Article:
Projecting Drake London’s Leap in Year Two

Photo by Mitchell Martin | Atlanta Falcons

The Atlanta Falcons selected wide receiver Drake London with the eighth pick in the 2022 NFL draft. In a class loaded with talent at the wideout position, London was atop the majority of draft boards across the league. The national media maligned this pick on draft night because of the significant questions about London’s ability to separate from defenders.

 A large portion of London’s production in college came on jump balls in which he outmuscled and out-jumped his opponents to come down with a multitude of circus catches. When making that transition to the NFL, it is tough to project how well physical receivers will translate because of the elite talent in the secondary throughout the NFL. 

However, even with this significant knock on London coming out of USC, he still was the first wide receiver off the board, even though players such as Garrett Wilson, Chris Olave and Jameson Willams were all available. Terry Fontenot and Arthur Smith stuck with their big board and picked the player they felt had the highest ceiling to turn into an elite NFL wide receiver. “He’s got everything you want in mental makeup,” Smith said of London. “We’re excited as hell that he’s part of the Falcons.” London did not disappoint in his first season of action. London has 72 receptions, 866 yards, four touchdowns, and an average of 12 yards per catch.

He quickly became a security blanket for the Falcons’ quarterback throughout the season because of his large frame and massive catch radius. The knock on him not having the top-end speed and separation ability needed at the NFL level has turned out to be yet another lazy pre-draft analysis. London showed he had more than enough wiggle to get open and use his elite catch radius to make acrobatic catches.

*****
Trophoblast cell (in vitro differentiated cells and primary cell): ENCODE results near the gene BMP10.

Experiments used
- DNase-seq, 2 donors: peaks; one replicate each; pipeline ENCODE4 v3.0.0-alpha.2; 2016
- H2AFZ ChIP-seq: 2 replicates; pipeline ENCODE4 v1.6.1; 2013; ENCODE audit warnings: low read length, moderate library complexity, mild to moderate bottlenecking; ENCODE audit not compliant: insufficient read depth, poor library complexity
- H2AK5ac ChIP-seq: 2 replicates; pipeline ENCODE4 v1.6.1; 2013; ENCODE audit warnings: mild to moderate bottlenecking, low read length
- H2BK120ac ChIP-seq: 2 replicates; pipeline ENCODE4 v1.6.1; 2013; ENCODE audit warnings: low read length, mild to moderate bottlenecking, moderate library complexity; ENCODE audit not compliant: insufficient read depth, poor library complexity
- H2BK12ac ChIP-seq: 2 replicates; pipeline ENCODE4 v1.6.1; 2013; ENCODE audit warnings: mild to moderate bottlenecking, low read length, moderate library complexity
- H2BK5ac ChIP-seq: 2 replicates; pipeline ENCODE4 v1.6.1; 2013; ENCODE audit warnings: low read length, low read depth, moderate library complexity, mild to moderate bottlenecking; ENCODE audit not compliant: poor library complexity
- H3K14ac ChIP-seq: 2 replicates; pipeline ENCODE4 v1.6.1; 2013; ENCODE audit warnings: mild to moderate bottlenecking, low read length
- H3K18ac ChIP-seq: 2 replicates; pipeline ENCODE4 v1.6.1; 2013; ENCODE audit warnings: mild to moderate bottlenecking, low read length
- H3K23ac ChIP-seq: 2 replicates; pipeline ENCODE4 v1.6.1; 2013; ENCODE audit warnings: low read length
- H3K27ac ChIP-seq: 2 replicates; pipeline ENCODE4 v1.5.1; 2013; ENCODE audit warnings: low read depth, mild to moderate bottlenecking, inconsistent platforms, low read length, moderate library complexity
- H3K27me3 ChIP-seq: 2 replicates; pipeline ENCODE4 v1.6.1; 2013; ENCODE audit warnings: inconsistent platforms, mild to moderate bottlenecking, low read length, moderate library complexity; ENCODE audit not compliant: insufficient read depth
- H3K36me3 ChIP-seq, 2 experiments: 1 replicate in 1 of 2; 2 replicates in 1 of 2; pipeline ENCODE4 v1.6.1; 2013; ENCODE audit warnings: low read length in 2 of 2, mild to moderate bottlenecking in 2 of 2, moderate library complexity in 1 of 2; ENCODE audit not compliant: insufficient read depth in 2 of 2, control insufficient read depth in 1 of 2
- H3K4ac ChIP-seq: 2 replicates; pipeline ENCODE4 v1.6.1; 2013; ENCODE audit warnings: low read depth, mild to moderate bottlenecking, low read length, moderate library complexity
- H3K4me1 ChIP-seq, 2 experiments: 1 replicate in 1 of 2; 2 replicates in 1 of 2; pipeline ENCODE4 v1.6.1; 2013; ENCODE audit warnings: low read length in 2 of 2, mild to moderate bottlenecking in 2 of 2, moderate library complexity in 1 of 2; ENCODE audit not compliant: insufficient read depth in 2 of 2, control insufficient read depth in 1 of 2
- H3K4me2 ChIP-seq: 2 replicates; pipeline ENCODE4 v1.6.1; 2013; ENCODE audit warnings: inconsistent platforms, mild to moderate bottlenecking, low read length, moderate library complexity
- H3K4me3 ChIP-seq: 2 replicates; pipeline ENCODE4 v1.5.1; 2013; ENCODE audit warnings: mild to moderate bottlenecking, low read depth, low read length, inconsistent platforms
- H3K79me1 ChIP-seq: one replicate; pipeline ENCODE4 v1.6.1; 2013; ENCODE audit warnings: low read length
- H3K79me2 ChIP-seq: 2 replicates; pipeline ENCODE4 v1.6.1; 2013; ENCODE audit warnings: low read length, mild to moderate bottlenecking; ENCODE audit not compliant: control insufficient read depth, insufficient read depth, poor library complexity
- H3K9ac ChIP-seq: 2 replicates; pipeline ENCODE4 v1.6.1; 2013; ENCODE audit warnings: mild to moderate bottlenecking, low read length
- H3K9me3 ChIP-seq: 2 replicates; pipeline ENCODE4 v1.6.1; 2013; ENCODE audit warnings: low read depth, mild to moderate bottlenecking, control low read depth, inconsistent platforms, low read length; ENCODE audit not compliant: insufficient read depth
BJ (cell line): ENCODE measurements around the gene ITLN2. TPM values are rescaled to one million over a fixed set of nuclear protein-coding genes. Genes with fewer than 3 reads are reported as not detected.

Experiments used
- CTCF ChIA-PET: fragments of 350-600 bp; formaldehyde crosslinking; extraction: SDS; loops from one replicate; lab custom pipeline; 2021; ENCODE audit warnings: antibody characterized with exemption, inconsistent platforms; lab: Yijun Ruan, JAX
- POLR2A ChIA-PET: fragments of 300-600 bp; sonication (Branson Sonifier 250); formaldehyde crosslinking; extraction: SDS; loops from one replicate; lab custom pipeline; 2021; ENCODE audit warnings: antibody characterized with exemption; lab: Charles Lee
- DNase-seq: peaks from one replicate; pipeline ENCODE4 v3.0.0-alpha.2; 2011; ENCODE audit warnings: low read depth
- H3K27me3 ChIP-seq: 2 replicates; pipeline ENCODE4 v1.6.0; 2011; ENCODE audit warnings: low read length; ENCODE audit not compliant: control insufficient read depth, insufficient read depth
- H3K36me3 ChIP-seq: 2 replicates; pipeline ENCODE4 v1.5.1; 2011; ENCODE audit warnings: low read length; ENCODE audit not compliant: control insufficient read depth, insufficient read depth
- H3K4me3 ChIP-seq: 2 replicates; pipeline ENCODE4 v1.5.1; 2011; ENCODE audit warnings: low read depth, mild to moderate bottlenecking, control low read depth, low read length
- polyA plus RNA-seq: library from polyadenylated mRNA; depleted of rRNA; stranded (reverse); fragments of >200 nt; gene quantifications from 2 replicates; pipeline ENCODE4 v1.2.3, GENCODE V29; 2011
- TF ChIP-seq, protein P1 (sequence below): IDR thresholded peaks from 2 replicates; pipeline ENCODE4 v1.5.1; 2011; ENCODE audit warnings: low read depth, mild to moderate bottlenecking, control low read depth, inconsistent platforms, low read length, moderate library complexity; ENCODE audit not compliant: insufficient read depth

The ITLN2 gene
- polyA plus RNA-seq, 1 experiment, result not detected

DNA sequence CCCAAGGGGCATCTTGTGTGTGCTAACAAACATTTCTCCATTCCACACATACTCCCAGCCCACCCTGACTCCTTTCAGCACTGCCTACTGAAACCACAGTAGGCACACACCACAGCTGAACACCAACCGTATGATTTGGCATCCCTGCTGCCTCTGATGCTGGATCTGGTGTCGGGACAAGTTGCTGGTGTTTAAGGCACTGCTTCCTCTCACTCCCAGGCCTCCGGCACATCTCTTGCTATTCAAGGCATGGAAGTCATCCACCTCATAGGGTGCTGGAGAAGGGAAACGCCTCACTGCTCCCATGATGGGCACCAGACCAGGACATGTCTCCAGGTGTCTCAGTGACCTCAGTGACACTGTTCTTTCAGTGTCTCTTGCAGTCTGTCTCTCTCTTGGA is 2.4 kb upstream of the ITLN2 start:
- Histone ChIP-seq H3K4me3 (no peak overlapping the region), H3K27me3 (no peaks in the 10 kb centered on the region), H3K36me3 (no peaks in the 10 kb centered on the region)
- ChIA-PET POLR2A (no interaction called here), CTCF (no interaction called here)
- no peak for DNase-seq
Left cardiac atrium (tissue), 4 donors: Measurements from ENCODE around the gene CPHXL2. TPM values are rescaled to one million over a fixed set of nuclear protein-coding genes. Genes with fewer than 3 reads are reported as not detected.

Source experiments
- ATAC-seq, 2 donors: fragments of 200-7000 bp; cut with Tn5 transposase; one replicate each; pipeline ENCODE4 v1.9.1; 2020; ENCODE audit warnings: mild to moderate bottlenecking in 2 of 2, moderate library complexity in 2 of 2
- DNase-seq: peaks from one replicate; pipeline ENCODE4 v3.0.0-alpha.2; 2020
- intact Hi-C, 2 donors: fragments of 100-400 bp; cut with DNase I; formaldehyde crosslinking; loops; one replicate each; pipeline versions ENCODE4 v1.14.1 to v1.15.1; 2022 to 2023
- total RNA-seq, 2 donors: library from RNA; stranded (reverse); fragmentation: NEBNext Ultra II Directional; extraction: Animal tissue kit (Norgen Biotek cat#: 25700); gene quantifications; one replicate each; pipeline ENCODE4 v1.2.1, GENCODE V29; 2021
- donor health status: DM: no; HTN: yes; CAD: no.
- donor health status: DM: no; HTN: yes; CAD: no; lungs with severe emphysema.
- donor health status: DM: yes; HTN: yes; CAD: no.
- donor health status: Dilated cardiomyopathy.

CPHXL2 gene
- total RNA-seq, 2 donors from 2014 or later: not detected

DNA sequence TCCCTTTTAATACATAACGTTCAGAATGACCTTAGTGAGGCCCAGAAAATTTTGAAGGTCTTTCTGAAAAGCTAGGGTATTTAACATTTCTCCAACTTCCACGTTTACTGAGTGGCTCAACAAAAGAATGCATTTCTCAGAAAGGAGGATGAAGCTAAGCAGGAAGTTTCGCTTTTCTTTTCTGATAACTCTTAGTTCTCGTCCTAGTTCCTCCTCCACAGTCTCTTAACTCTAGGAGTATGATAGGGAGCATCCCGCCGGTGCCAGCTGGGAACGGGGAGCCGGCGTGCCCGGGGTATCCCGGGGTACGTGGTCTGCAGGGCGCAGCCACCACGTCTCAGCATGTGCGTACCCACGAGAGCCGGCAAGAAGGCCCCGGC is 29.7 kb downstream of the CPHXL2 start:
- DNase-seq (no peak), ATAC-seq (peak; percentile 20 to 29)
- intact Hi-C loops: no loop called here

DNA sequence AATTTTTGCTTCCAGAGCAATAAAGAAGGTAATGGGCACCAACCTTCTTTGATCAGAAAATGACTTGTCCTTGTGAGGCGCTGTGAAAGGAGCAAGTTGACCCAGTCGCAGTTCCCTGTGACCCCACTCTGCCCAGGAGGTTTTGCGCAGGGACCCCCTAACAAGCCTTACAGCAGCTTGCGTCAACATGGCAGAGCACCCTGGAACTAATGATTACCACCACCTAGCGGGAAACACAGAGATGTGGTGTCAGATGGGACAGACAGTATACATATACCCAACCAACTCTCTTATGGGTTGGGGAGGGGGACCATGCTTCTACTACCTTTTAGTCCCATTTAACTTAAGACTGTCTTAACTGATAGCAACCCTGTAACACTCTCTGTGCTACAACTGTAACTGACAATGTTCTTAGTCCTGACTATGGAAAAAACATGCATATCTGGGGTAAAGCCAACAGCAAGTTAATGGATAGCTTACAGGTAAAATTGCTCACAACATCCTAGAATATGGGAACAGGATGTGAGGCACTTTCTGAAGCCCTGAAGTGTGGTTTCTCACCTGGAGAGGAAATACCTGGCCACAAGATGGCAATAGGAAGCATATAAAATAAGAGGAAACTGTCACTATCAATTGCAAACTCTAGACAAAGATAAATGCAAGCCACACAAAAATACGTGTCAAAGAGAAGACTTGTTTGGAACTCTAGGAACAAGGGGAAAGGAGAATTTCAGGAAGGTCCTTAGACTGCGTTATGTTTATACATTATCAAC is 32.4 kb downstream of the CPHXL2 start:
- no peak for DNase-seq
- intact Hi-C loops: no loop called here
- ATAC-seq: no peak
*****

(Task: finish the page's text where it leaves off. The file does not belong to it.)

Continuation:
London has a great combination of size, speed, hands and enough short-area quickness to threaten even the best secondaries in the NFL. He showed that he could hang with the top dawgs all season, showing up big in games against respected corners and safeties. He rattled off a six-reception, 120-yard game against the inner division rival, Tampa Bay Buccaneers. 

The year two leap for Drake London is projected to be massive. After a full year in Arthur Smith’s system and getting some on-field reps with Desmond Ridder towards the end of last season, London will be looking to take a huge step forward in his on-field production and off-the-field leadership role. He is going into this season as the true number-one target for the first time in his career and with this designation comes great responsibility. His rookie year tape shows that he is fully capable and ready to take on that role. 

London feeds off early targets and seemingly gets more explosive throughout the games, so he will thrive off being the offense’s focal point just as he was at USC. Only time and repetitions will tell what kind of career London will ultimately have, but all of the early signs that scouts and front offices use to project players’ careers are pointing up. 

It is too early to say that the pick was a home run, especially with Garret Wilson winning Offensive Rookie of the Year, but London is a perfect fit in this offense and should be a great pro for years to come. The team has big plans for him in 2023 and all of the Falcons fans are excited to watch it play out.